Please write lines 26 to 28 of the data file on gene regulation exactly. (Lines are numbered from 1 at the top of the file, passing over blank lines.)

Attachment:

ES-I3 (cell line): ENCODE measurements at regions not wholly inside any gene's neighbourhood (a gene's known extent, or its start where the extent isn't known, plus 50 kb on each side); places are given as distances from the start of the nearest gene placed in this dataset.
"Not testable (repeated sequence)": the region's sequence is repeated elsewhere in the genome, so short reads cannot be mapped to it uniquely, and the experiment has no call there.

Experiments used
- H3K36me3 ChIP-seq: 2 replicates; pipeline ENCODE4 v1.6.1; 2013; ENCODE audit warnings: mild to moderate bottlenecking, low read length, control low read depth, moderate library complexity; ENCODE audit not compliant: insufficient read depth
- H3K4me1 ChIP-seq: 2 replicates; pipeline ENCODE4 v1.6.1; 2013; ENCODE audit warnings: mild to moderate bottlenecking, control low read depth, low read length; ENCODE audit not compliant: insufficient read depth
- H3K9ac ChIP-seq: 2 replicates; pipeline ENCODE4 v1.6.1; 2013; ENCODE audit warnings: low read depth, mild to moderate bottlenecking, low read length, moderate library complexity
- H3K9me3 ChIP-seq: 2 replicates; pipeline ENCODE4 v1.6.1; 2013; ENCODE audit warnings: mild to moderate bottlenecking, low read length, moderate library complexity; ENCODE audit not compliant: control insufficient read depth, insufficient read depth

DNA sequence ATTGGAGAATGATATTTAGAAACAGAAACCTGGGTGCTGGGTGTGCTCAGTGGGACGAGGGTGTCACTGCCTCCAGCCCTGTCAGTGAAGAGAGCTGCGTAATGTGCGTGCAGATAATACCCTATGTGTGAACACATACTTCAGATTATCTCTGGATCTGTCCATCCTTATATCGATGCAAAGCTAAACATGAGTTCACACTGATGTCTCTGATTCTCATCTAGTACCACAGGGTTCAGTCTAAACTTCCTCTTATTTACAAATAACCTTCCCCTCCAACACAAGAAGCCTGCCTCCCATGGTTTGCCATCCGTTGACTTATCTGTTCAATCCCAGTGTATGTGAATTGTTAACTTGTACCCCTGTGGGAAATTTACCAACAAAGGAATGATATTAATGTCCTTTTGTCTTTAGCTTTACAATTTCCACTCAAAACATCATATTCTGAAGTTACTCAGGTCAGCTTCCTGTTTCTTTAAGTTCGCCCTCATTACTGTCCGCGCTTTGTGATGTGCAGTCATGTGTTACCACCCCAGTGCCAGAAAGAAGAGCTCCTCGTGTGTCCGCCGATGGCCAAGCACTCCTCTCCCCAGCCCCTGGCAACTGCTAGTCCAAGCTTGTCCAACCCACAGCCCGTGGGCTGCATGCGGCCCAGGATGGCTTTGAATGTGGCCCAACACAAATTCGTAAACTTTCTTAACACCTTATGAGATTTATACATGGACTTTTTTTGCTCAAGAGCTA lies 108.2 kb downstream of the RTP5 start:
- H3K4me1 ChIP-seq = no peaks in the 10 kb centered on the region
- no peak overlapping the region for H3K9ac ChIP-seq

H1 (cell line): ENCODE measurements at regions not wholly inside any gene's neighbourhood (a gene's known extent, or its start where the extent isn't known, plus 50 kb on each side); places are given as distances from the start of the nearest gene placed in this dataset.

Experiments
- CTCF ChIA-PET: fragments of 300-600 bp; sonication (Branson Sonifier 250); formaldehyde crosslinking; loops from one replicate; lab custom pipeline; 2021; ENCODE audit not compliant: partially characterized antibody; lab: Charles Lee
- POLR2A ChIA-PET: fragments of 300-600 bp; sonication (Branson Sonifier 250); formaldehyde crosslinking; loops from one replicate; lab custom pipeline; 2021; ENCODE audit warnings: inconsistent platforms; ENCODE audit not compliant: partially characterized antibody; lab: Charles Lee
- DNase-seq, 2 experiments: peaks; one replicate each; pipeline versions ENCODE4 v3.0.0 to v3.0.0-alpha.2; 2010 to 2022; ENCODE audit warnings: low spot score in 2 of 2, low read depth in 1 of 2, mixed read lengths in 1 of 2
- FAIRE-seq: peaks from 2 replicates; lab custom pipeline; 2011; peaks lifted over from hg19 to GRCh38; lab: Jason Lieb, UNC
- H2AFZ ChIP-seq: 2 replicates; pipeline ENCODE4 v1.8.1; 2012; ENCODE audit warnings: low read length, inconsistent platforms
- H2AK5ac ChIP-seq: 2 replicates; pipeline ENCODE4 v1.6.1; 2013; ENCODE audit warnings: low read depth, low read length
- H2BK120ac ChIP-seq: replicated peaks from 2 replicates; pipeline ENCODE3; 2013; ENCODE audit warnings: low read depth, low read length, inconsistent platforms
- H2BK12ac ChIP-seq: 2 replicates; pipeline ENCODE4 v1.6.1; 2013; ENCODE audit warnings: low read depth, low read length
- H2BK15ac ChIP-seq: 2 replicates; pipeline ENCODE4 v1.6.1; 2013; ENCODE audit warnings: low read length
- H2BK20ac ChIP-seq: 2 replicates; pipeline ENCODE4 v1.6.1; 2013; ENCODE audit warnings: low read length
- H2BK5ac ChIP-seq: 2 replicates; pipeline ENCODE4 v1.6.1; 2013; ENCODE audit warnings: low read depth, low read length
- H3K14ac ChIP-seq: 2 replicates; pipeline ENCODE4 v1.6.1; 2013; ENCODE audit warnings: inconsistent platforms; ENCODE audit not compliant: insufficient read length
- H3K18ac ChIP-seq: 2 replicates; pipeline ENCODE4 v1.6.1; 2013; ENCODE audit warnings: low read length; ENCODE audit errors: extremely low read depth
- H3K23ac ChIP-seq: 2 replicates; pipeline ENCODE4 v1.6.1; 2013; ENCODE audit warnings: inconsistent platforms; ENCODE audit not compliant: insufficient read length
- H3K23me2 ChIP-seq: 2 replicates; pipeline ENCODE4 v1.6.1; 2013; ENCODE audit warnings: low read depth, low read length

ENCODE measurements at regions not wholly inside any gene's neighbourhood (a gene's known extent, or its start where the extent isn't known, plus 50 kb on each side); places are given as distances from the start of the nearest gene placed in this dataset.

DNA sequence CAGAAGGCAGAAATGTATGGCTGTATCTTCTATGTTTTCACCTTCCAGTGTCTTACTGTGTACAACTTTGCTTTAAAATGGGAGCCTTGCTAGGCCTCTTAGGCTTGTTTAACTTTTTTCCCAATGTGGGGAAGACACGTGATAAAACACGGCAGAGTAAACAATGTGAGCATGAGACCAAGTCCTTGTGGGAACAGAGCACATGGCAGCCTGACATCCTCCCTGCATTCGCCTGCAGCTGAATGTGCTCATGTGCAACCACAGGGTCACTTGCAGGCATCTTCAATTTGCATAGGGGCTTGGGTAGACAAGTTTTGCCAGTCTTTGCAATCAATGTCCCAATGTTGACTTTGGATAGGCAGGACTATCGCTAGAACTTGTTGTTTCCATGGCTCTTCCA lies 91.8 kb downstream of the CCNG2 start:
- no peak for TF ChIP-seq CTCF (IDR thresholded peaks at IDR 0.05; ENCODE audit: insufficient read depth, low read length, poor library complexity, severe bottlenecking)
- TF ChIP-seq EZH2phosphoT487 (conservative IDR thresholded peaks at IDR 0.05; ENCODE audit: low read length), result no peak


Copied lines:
- H3K23ac ChIP-seq: 2 replicates; pipeline ENCODE4 v1.6.1; 2013; ENCODE audit warnings: inconsistent platforms; ENCODE audit not compliant: insufficient read length
- H3K23me2 ChIP-seq: 2 replicates; pipeline ENCODE4 v1.6.1; 2013; ENCODE audit warnings: low read depth, low read length

ENCODE measurements at regions not wholly inside any gene's neighbourhood (a gene's known extent, or its start where the extent isn't known, plus 50 kb on each side); places are given as distances from the start of the nearest gene placed in this dataset.